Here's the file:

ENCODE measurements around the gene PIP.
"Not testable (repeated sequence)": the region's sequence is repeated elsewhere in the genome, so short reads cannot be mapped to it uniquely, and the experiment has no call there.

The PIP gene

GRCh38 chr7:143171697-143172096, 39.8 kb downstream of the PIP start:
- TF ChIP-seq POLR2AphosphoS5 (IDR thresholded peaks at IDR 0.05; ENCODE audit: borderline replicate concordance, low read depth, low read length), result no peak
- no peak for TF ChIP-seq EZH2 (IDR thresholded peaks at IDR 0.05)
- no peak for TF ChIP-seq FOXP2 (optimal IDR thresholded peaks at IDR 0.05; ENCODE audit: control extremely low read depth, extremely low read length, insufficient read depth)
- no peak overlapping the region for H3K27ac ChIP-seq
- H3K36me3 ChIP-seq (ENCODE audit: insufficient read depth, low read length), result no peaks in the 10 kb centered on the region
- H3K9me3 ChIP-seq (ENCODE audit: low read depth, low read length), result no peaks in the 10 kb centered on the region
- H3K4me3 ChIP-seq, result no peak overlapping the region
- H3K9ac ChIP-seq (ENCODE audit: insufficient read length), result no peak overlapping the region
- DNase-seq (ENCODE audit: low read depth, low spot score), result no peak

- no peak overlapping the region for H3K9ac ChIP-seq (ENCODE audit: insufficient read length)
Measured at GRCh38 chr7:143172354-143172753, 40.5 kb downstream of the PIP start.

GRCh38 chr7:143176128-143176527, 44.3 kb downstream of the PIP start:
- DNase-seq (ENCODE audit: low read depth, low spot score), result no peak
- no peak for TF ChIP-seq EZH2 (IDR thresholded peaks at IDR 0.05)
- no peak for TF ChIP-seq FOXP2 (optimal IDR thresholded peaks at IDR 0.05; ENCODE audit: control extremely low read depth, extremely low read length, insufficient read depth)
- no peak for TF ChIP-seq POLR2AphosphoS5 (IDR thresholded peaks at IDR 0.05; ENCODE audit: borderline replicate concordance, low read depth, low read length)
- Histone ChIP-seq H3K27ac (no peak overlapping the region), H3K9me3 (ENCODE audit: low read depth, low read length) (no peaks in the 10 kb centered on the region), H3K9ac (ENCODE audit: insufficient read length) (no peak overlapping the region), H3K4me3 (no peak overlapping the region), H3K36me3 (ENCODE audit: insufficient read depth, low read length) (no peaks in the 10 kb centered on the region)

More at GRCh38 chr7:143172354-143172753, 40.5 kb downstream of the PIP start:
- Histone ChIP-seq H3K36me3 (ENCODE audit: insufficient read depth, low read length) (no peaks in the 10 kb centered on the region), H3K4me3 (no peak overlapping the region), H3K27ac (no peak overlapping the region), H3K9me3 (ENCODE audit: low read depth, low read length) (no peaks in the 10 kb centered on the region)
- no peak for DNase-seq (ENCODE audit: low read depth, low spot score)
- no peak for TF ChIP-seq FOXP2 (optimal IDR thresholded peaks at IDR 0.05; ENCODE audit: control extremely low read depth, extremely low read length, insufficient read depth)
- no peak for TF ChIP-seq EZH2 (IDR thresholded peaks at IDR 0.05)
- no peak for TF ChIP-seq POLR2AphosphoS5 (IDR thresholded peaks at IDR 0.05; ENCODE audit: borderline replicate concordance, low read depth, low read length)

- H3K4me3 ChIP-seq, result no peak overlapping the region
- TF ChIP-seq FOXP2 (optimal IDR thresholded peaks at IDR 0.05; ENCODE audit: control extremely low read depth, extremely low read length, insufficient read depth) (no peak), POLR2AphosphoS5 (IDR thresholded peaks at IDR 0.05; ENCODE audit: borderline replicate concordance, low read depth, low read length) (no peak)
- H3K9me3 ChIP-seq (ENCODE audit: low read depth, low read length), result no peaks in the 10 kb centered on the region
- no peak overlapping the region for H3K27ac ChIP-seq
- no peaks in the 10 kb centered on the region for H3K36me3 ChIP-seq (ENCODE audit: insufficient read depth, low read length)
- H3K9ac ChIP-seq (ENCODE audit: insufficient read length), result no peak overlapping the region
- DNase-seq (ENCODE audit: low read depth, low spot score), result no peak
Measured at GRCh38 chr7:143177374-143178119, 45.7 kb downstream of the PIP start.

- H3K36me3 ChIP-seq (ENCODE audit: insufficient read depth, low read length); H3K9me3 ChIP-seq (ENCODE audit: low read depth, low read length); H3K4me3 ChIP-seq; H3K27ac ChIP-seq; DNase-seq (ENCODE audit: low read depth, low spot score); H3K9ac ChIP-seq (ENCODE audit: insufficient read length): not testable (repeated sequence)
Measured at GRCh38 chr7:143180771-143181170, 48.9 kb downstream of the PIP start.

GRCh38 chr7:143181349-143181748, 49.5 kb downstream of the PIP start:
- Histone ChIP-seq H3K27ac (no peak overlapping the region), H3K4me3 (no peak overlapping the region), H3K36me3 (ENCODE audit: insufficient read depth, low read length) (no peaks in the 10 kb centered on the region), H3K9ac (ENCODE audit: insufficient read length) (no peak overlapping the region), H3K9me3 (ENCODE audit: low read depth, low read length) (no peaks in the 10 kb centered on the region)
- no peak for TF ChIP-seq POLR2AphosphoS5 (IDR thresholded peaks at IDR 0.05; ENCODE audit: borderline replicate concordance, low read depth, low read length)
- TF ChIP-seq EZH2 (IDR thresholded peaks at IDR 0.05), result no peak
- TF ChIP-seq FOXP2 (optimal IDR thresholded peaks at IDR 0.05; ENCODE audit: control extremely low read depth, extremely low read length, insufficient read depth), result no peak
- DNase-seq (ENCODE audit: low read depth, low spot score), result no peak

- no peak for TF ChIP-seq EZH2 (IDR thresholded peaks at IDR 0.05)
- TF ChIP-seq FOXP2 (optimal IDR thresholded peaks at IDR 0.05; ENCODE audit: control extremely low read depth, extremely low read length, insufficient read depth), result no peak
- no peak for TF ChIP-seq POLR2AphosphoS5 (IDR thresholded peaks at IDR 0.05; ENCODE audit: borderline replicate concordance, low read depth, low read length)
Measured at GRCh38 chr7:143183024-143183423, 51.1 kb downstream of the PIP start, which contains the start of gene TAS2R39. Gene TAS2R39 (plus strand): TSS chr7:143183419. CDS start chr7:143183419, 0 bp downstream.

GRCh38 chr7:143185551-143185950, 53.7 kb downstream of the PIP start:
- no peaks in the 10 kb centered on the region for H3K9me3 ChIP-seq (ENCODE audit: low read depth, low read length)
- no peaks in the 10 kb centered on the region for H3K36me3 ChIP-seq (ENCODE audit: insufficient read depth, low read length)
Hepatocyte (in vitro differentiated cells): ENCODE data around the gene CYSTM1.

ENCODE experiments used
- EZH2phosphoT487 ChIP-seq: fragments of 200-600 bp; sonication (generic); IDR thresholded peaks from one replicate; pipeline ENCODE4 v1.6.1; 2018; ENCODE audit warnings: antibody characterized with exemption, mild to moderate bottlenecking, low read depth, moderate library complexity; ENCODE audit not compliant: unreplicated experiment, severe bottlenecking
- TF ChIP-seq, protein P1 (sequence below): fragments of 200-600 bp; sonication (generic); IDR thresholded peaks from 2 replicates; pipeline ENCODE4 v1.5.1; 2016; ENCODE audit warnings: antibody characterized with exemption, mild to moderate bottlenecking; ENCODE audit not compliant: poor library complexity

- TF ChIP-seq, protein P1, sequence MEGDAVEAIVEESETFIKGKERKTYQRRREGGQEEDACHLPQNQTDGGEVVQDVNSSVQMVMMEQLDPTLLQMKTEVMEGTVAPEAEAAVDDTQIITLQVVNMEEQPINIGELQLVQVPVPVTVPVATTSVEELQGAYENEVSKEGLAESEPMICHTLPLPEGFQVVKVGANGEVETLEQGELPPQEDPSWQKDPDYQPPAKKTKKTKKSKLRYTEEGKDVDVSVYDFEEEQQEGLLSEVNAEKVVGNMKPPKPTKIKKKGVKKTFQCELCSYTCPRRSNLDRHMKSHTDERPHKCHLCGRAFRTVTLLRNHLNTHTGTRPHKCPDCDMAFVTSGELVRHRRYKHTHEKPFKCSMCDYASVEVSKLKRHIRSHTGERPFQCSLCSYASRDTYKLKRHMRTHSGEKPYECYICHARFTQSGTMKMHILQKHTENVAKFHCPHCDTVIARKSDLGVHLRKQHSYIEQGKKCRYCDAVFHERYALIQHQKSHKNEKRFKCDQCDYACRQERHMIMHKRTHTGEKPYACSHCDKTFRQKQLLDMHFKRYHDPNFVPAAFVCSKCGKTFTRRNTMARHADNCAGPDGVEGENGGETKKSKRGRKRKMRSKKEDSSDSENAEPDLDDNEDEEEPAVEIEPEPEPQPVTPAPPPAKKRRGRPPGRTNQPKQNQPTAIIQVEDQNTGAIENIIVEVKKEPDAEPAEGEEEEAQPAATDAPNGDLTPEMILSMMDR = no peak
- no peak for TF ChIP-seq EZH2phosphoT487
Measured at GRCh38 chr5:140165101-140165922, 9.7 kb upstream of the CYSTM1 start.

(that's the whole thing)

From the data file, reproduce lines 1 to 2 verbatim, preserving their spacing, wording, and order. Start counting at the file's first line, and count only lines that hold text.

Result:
ENCODE measurements around the gene PIP.
"Not testable (repeated sequence)": the region's sequence is repeated elsewhere in the genome, so short reads cannot be mapped to it uniquely, and the experiment has no call there.